by Dr Brenda Todd, Senior Lecturer in Psychology, City University of London.
Originally published on the BPS Developmental Psychology Section blog spot, 26/04/2018 [here]
In the average classroom, two or more children will look into a box of coloured pencils and only be able to recognise four of the colours. That is because one in 12 boys and one in 200 girls are red-green colour blind. In many cases their colour blindness will go undiagnosed for years, and they will be seen as ‘slow’ by teachers and teased by schoolmates.
According to a review of this topic by Chan et al (2014), colour blind children might become socially withdrawn, and fall into dysfunctional coping strategies (such as guessing colours, or avoiding subjects that require normal colour vision) that can last throughout the lifespan. These maladaptive coping strategies may be exacerbated in an educational system where routine screening for colour blindness isn’t carried out in schools, and where the needs of colour blind children are often neglected in lessons and exams.
There are many situations, cited by Chan et al, in which colour blind children experience embarrassing difficulties, for example:
Maths: problems understanding colour-coded graphs and charts
Biology: unable to accurately read stained slides under microscope, identify plant species,
carry out dissections accurately, understand coloured diagrams
Physics: experience difficulty with coloured wiring, use of prisms, coloured diagrams
Chemistry: unable to read litmus paper accurately, identify colours of different chemical solutions, identify metals by colour of flame produced when burned
Sports and play: cannot differentiate team colours
Art class: unable to appreciate how colours are mixed, unable to use colour appropriately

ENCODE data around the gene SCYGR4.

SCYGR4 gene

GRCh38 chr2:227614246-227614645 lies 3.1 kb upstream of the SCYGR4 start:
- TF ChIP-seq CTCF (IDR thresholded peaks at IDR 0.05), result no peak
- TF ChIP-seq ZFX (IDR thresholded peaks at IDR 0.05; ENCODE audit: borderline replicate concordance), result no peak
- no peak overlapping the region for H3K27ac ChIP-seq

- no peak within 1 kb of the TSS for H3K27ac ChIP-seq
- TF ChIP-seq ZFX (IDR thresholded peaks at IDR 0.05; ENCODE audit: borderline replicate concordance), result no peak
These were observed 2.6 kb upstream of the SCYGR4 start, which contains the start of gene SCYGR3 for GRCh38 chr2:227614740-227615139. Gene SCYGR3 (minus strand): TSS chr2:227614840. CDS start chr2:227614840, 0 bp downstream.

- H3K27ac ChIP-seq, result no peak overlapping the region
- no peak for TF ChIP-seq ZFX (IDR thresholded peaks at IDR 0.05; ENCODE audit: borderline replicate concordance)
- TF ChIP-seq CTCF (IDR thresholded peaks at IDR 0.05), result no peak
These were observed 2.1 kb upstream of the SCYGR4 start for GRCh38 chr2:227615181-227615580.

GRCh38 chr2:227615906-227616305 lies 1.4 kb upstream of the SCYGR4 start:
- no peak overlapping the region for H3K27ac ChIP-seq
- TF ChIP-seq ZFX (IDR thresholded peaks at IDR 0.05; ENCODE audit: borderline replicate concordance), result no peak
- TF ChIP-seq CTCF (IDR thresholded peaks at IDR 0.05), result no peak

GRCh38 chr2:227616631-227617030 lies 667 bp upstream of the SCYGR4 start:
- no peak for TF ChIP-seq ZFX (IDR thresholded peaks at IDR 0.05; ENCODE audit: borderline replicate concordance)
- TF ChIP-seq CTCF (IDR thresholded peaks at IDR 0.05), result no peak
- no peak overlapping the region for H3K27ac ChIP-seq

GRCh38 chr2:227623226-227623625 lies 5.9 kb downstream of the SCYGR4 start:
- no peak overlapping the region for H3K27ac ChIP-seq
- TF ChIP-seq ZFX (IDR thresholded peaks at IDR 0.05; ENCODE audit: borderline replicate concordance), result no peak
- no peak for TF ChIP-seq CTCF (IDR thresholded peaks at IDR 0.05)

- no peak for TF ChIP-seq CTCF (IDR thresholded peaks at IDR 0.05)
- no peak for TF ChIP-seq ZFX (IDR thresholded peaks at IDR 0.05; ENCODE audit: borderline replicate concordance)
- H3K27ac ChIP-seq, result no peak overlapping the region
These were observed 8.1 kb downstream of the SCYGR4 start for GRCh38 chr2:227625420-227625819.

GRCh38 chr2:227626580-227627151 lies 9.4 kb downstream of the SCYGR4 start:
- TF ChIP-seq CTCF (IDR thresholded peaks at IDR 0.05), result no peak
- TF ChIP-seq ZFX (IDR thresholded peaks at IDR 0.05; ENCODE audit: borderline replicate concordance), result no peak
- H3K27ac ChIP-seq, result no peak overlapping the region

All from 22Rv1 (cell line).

School meals: deemed ‘fussy eaters’ because the colour of some foods appear to be unpalatable
As colour blind boys and grow up, the condition and the psychological impact it can impose on them, has the potential to diminish their quality of life as well as limit their choice of career (Barry et al, 2017).
Given that colour blindness has so many dimensions of potential concern to a large number of individuals, families and schools, you might think that taking action on colour blindness is a black and white issue. But if so, why aren’t more developmental psychologists working in this field? Perhaps, as Seager et al (2016) suggest, we currently suffer from another type of blindness, ‘male gender blindness’, which means that we tend not to notice when boys are having difficulties as much as we notice problems for girls. Perhaps we think that boys are better able to cope or are less likely to appreciate being helped – or that they are simply being disruptive.
Whether you agree with this explanation or not, I believe we need to take a fresh perspective on topics in psychology that are sensitive to gender differences, and consider how such differences might affect the children and adults who experience them. A greater awareness of the potential difficulties, and a school-based strategy to address them early in life, can open up opportunities to improve outcomes. Hopefully, the creation of a Male Psychology Section of the BPS – the national ballot is taking place in May – will enable us to turn our attention to some of the concerns which particularly affect the development of boys and can have lifelong consequences for them. Some would say this Section is long overdue, given that we have had a Psychology of Women Section since 1988, and the APA have had a Division for men’s psychology since 1995.
You can vote for a Male Psychology of the BPS between 7th May and 20th June.
Dr Brenda Todd is Senior Lecturer in Psychology, City University of London. Brenda presented her research findings on gender differences in children’s toy preferences at the Male Psychology Conference in 2014, and has since published a meta-analysis and meta-regression on this topic [linked here]
Barry, J. A., Mollan, S., Burdon, M. A., Jenkins, M., & Denniston, A. K. (2017). Development and validation of a questionnaire assessing the quality of life impact of Colour Blindness (CBQoL). BMC ophthalmology, 17(1), 179.
Chan, X. B. V., Goh, S. M. S., & Tan, N. C. (2014). Subjects with colour vision deficiency in the community: what do primary care physicians need to know? Asia Pacific Family Medicine, 13(1), 10.
Seager MJ, Barry JA & Sullivan L (2016). Challenging male gender blindness: Why psychologists should be leading the way. Clinical Psychology Forum, 285, 35 – 40.